Tuesday, March 16, 2010

The Hurt Locker

Three things should have prepared me to dislike The Hurt Locker. First, a trusted friend gave it the thumbs down. Second, it won the Oscar for Best Film. Third, director Katherine Bigelow thanked the “men and women in uniform” twice at the Academy Awards – and failed to mention the people of Iraq.

Nevertheless, I went along with some anticipation. Bigelow had directed two of my favourite Hollywood films in the 1990s, Point Break and Strange Days. Media reviews seem to have been unanimously positive. At the very least I expected a piece of sustained, suspenseful drama.

Unfortunately, The Hurt Locker peaks in the opening scene. The intent is clearly to ratchet up the tension with each bomb that needs defusing, but in fact it ebbs away. James’ motivation is a mystery (the closest to an explanation we get is the opening quote: “war is a drug”) and his recklessness with the lives of others makes him rather unsympathetic. Attempts at character development – playing soccer with the Iraqi kid, drinking and wrestling with his team members – seem clich├ęd.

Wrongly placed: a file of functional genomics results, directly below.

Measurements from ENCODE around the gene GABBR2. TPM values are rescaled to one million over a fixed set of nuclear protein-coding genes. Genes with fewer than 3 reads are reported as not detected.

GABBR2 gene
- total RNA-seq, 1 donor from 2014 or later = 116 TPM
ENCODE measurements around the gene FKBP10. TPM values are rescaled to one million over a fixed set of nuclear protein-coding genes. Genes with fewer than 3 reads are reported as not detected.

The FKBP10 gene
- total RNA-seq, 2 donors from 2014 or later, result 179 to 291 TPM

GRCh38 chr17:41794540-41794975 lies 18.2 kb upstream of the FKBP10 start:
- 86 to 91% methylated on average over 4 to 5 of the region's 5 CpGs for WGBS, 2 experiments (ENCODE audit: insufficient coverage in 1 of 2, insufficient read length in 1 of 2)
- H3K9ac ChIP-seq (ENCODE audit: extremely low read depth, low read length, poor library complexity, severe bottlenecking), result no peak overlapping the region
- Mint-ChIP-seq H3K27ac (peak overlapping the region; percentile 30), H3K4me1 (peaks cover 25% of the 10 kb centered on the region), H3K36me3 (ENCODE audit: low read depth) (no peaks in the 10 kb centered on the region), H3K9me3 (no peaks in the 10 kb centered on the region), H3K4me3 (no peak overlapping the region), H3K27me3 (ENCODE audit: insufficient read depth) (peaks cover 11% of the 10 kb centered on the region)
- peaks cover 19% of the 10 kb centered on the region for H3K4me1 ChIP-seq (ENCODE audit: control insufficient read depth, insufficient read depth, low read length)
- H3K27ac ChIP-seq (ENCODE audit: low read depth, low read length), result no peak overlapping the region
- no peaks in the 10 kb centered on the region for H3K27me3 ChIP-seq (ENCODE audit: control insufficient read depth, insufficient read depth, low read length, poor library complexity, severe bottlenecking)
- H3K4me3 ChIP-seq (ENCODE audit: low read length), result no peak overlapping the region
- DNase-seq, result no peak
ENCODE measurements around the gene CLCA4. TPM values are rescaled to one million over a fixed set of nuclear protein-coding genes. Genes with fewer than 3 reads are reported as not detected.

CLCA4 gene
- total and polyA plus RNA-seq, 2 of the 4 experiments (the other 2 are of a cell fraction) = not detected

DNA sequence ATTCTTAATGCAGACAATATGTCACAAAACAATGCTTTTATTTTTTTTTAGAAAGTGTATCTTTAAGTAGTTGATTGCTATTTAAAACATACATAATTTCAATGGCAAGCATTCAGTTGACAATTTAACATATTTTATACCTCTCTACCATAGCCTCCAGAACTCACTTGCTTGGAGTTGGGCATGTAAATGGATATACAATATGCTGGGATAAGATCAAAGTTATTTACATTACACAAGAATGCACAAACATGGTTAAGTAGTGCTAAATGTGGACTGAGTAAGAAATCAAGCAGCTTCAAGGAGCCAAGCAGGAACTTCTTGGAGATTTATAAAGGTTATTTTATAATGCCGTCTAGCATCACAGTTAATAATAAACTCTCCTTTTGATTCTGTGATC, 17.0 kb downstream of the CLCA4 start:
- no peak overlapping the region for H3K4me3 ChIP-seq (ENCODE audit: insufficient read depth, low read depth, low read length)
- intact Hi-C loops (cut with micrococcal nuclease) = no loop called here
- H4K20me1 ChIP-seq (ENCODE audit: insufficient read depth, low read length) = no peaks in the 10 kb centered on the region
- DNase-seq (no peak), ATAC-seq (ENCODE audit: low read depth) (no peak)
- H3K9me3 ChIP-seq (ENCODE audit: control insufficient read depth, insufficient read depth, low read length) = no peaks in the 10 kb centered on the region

In short, if he doesn’t care whether he blows himself up, why should I?

Politically, the film has little overt to say beyond “it’s a dirty job, but someone has to do it”. The possibility that the American occupation is the root problem in Iraq – or that the resistance is justified – is not touched upon. This might be a stretch, but the underlying metaphor seems to be that of a crazy American who is just trying to help.

Hopefully Paul Greengrass’ The Green Zone will have something more substantial to say.

1 comment:

Alphonse said...

Agree with what you say, but I still enjoyed it. May be it's because I went to it without absolutely no expectations, many months before the Oscars shortlist was even announced.

What I didn't like about it was that it was so insidiously pro-Iraq war. I remember reviews saying it was great - and Bigelow agreeing - because it didn't take sides. But that's not true. It did take sides. And that side was hailing the all-American heros just crazy enough to take on the crazy (evil) terrorists. Bigelow gave the game away with her Oscars speech.